Study Houston Leads in Births Under age 15

By TODD ACKERMAN Copyright 2009 Houston Chronicle

Aug. 31, 2009, 10:54PM
Consider that Texas arbitrarily raised the age of conscent in the state of Texas – To help them nail a bunch of Mormons a case after all was said and done netted the State nothing, and added to the number of lawsuits the State is dealing with and paying for.

Consider that in public schools they are teaching sex ed, masturbation, homosexuality, and to kindergardeners, -- the schools are handing out condoms and encouraging sex between students.

Consider that everything is being made legal to these children – EXCEPT FOR MARRIAGE.  If the government insists that sex be taught in schools at early ages – then it would seem prudent to demand that government lower the age of marriage.  If they will not do so then they should not and can not teach sex to young children.  It is one or the other, not two different stadards that only cause sin and indecency, pregnancy and single unmarried mothers.

Even once these girls have birthed children at age 10,11, 12, 13, 14, they still can not get married – this akin to being able to join the military and face death but not to be able to vote.  How is this protecting children? How is this healthy?  

More girls under 15 give birth in Houston than any other U.S. city, according to a new national report, and many of the city's teen moms have additional children before they turn 20.

The report by the research organization Child Trends found that there were 20 percent more babies born to girls 14 or younger in Houston than in New York and Los Angeles in 2006 and that 24 percent of all Houston's teen births were repeat births that year, the latest for which data is available. (These kids are having school sanctioned and school encouraged sex and then becoming sexually active at ages 10. 11. 12. 13, and 14)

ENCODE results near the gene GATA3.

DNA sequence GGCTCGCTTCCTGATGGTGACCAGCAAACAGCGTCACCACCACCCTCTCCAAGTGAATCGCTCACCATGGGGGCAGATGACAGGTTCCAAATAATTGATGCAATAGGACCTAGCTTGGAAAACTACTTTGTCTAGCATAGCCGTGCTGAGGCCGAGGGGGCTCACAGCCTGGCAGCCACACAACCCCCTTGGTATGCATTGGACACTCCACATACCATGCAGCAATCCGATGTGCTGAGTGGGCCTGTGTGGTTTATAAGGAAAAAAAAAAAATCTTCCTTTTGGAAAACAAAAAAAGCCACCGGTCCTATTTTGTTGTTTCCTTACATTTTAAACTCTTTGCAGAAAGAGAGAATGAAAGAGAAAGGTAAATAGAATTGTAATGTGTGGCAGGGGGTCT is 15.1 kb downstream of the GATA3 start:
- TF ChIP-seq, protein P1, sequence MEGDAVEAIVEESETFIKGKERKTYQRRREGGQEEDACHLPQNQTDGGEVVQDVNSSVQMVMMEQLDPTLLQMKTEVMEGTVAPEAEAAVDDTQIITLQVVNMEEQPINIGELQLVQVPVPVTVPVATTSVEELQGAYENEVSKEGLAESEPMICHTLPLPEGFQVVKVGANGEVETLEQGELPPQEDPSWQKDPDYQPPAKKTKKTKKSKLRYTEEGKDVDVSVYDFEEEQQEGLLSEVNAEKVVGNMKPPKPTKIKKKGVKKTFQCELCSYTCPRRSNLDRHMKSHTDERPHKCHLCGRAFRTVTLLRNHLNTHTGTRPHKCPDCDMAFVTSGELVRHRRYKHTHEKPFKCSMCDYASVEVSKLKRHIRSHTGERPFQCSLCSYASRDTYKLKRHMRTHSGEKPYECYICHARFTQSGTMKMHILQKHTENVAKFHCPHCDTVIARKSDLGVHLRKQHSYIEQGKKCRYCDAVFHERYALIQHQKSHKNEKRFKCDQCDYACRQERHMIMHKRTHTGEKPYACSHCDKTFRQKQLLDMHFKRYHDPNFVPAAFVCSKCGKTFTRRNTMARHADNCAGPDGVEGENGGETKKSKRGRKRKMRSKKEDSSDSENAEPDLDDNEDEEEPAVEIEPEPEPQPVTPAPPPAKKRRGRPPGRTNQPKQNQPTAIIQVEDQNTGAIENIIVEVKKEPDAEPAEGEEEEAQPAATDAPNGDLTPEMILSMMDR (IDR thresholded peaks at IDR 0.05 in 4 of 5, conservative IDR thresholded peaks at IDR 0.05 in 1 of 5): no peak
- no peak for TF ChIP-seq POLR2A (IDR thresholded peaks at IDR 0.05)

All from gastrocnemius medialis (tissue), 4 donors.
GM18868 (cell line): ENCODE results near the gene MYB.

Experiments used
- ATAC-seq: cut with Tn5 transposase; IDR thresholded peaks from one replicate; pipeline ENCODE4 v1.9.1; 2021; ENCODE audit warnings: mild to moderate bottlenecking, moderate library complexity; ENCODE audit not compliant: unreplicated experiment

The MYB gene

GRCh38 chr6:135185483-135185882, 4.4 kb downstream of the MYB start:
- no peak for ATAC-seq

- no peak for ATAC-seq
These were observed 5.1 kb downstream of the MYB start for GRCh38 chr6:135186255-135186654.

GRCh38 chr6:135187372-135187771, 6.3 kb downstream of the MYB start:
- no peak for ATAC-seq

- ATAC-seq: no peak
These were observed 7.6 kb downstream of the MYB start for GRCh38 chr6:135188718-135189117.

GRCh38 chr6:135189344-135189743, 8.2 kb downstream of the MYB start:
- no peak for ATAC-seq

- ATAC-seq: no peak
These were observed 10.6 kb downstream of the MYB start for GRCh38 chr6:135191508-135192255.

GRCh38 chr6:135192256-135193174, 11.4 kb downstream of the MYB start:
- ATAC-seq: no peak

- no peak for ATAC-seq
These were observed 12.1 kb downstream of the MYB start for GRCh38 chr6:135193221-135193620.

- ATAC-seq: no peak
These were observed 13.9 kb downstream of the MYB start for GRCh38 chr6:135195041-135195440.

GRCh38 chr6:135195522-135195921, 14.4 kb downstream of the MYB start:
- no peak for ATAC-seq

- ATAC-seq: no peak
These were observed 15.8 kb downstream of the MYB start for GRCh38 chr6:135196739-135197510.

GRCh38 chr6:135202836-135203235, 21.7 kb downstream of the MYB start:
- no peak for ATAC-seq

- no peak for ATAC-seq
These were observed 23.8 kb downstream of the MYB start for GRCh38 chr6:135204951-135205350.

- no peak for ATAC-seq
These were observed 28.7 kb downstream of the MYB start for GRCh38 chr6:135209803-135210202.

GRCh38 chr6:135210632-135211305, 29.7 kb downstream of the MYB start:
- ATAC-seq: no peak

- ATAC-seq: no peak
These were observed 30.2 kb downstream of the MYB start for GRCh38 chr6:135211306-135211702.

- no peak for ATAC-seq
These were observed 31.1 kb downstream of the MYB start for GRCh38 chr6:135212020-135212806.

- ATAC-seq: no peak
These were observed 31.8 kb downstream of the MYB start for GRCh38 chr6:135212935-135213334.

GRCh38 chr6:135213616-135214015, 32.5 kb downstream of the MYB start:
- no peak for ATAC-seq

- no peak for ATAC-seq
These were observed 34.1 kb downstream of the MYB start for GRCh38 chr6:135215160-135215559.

It's cause for concern,” said Jennifer Manlove, a senior research scientist at Washington-based Child Trends, which uses data from the National Center for Health Statistics to produce the annual report. “Teen births are increasing again, both nationally and in Texas.”

The national increase noted in the report marked a second consecutive jump after a 14-year decline. Texas actually improved from possessing the highest teen birth rate in 2005 to the third highest in 2006, but only because its rate didn't increase as much as those of New Mexico and Mississippi.

In addition, Texas' numbers were particularly unsettling in a number of subcategories.

Among all births involving teenage mothers, Dallas had the nation's highest percentage of repeat births — 28 percent. San Antonio was fourth with 26 percent, Fort Worth eighth with 25 percent and Houston and Austin 14th and 15th, respectively, with 24 percent.

The report was seized by Texas child advocacy and health groups as one more indictment of the state's abstinence-only education policy. (Nod nod wink wink)

“The state of Texas needs to understand that what it's doing isn't working,” said Robert Sanborn, president and chief executive officer of Children at Risk. “No matter how many reports show this kind of data, the Legislature continues to be blind to it.”

Sanborn specifically criticized the 2009 Legislature for rejecting bills that would have required schools to provide “medically accurate information” in addition to promoting abstinence.

Sanborn also said that the number of babies delivered by girls under 15 shows sex is occurring at middle schools and that those schools need to recognize the reality.

He said he's all for emphasizing abstinence but that students who don't follow such teaching should have access to information about contraception.

What drives rate?

A study by the Texas Freedom Network earlier this year found 94 percent of Texas schools don't give students any sex education beyond urging abstinence.

Sanborn said he thought most middle schools don't mention sex at all.

Manlove said Texas' high teen birth rates are particularly driven by the state's large population of Hispanics, in whom teenage motherhood is more culturally accepted than it is in other ethnicities.

But Sanborn and Ruth Buzi of Baylor College of Medicine's Teen Health Clinic said teen birth rates are not as high in other cities with large Hispanic populations but less restrictive sex educationoccur among married couples. The national average is 14 percent.